Why it's critical the first crew on Mars contains a woman, according to former astronaut Dr Kathy Sullivan
Ahead of the launch of Lego's Discovery shuttle set, the first American woman to walk in space explains why diversity is key to the success of space exploration.
Fancy yourself as a bit of an explorer? Then best pay very close attention to Dr Kathy Sullivan.
Not only is she the first American woman to walk in space, but she’s also *deep breath* one of the astronauts who deployed the Hubble Space Telescope, the first woman to dive to the deepest point in Earth’s oceans (the Mariana Trench), a retired captain of the US Navy, a veteran geologist and a former US Administrator of the National Oceanic and Atmospheric Administration.
In short, with a CV like that, it’s always worth listening when Sullivan speaks. That’s why we sat down with her ahead of the launch of Lego’s new Discovery shuttle, the real one of which Sullivan flew in April 1990, Hubble in tow.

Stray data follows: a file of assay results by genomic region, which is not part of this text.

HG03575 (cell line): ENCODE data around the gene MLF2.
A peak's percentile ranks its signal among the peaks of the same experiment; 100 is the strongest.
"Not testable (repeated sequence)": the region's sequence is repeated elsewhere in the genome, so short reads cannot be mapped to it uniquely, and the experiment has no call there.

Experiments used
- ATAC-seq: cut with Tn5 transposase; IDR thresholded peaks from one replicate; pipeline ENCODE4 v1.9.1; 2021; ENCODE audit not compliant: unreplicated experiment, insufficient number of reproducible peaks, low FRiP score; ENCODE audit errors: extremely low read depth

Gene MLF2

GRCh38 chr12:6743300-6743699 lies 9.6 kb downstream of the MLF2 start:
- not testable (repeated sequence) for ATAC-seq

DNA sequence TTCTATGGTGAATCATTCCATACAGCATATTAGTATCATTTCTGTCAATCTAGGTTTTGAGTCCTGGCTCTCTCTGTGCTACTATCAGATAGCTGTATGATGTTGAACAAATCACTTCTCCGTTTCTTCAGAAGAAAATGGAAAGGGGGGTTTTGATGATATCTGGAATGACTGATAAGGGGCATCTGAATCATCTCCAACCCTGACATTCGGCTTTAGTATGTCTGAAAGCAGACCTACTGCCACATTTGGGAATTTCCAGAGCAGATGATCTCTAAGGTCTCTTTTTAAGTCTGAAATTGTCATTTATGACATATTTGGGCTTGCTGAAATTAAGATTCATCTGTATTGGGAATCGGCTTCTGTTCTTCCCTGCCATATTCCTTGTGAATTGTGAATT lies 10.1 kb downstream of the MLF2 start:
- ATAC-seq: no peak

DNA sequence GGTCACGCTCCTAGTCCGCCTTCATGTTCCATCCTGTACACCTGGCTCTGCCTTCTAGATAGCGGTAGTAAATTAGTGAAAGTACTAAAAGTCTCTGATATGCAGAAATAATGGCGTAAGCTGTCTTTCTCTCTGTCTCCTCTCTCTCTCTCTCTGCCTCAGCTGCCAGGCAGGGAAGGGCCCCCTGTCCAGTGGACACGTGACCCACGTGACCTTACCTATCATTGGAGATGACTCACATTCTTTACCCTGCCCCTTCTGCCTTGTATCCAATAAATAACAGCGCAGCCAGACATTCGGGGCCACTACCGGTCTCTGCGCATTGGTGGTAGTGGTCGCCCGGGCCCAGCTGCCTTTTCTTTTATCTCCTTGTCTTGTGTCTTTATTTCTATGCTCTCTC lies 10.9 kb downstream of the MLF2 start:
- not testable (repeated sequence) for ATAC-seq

Sharing her wealth of wisdom and experience, Sullivan opened up about the future of human exploration, how diversity is critical to spaceflight’s success, and why having the first person on Mars be a woman could reap immeasurable rewards.
(If you want to hear more from Sullivan, she previously discussed her historic spacewalk on our podcast).
On 12 April, NASA is marking 40 years since the launch of the first Space Shuttle (Columbia, 1981). Why do you think the shuttle programme captured people’s imaginations?
I think partly it was such a unique design – it was a mind-bending notion to launch like a rocket and land like an aeroplane. It bridged the familiar and exotic for people.
But, importantly, the Space Shuttle era also saw a lot of different people in space. You saw younger people, you saw women, you saw people of colour in space.
Recently, the European Space Agency opened applications for astronauts, encouraging women in particular to apply. Why is diversity so important in space exploration?
Two reasons. Firstly, there’s the practical side. A wider range of prior experiences and frames of reference really matters when you’re trying to do something creative. Common groups of people are shaped by common sets of experiences. That gives you blinkers.